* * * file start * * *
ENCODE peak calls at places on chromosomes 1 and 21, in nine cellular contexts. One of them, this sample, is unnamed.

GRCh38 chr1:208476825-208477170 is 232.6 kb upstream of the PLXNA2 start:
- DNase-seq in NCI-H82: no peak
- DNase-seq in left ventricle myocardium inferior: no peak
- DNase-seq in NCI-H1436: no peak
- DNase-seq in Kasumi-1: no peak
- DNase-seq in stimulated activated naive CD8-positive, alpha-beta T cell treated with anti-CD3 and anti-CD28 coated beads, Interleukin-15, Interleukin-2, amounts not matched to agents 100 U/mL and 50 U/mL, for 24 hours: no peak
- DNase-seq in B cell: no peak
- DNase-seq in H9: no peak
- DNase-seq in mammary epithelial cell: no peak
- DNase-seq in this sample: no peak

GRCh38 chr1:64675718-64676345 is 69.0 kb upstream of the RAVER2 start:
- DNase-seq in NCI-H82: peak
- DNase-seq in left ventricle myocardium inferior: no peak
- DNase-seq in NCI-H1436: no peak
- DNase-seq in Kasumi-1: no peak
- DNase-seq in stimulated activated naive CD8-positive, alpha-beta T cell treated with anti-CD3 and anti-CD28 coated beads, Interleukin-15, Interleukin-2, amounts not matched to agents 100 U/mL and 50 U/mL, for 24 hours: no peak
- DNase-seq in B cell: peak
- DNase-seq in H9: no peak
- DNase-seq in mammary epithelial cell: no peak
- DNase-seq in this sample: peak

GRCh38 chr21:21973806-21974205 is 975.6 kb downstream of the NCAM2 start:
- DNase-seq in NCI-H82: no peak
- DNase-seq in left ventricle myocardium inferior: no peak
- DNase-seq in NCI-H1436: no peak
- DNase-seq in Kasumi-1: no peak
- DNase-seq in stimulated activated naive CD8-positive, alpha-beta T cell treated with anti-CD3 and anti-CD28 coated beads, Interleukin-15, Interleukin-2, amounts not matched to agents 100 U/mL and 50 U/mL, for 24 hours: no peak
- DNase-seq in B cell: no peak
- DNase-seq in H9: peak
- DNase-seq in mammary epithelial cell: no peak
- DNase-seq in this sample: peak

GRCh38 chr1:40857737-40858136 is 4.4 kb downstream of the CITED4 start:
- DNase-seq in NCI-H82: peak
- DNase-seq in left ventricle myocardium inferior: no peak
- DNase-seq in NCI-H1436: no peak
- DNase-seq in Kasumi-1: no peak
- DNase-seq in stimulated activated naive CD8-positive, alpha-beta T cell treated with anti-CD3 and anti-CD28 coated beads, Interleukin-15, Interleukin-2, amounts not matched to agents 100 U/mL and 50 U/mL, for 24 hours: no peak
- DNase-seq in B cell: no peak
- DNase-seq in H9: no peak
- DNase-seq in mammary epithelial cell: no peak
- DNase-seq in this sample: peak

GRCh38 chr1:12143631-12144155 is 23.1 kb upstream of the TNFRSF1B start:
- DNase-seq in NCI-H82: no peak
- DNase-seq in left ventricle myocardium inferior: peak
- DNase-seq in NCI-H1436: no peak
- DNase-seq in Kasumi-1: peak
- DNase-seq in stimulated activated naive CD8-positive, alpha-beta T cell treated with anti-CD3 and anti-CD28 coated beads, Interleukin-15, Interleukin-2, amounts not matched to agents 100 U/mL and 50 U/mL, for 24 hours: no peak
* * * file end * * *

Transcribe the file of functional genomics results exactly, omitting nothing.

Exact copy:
ENCODE peak calls at places on chromosomes 1 and 21, in nine cellular contexts. One of them, this sample, is unnamed.

GRCh38 chr1:208476825-208477170 is 232.6 kb upstream of the PLXNA2 start:
- DNase-seq in NCI-H82: no peak
- DNase-seq in left ventricle myocardium inferior: no peak
- DNase-seq in NCI-H1436: no peak
- DNase-seq in Kasumi-1: no peak
- DNase-seq in stimulated activated naive CD8-positive, alpha-beta T cell treated with anti-CD3 and anti-CD28 coated beads, Interleukin-15, Interleukin-2, amounts not matched to agents 100 U/mL and 50 U/mL, for 24 hours: no peak
- DNase-seq in B cell: no peak
- DNase-seq in H9: no peak
- DNase-seq in mammary epithelial cell: no peak
- DNase-seq in this sample: no peak

GRCh38 chr1:64675718-64676345 is 69.0 kb upstream of the RAVER2 start:
- DNase-seq in NCI-H82: peak
- DNase-seq in left ventricle myocardium inferior: no peak
- DNase-seq in NCI-H1436: no peak
- DNase-seq in Kasumi-1: no peak
- DNase-seq in stimulated activated naive CD8-positive, alpha-beta T cell treated with anti-CD3 and anti-CD28 coated beads, Interleukin-15, Interleukin-2, amounts not matched to agents 100 U/mL and 50 U/mL, for 24 hours: no peak
- DNase-seq in B cell: peak
- DNase-seq in H9: no peak
- DNase-seq in mammary epithelial cell: no peak
- DNase-seq in this sample: peak

GRCh38 chr21:21973806-21974205 is 975.6 kb downstream of the NCAM2 start:
- DNase-seq in NCI-H82: no peak
- DNase-seq in left ventricle myocardium inferior: no peak
- DNase-seq in NCI-H1436: no peak
- DNase-seq in Kasumi-1: no peak
- DNase-seq in stimulated activated naive CD8-positive, alpha-beta T cell treated with anti-CD3 and anti-CD28 coated beads, Interleukin-15, Interleukin-2, amounts not matched to agents 100 U/mL and 50 U/mL, for 24 hours: no peak
- DNase-seq in B cell: no peak
- DNase-seq in H9: peak
- DNase-seq in mammary epithelial cell: no peak
- DNase-seq in this sample: peak

GRCh38 chr1:40857737-40858136 is 4.4 kb downstream of the CITED4 start:
- DNase-seq in NCI-H82: peak
- DNase-seq in left ventricle myocardium inferior: no peak
- DNase-seq in NCI-H1436: no peak
- DNase-seq in Kasumi-1: no peak
- DNase-seq in stimulated activated naive CD8-positive, alpha-beta T cell treated with anti-CD3 and anti-CD28 coated beads, Interleukin-15, Interleukin-2, amounts not matched to agents 100 U/mL and 50 U/mL, for 24 hours: no peak
- DNase-seq in B cell: no peak
- DNase-seq in H9: no peak
- DNase-seq in mammary epithelial cell: no peak
- DNase-seq in this sample: peak

GRCh38 chr1:12143631-12144155 is 23.1 kb upstream of the TNFRSF1B start:
- DNase-seq in NCI-H82: no peak
- DNase-seq in left ventricle myocardium inferior: peak
- DNase-seq in NCI-H1436: no peak
- DNase-seq in Kasumi-1: peak
- DNase-seq in stimulated activated naive CD8-positive, alpha-beta T cell treated with anti-CD3 and anti-CD28 coated beads, Interleukin-15, Interleukin-2, amounts not matched to agents 100 U/mL and 50 U/mL, for 24 hours: no peak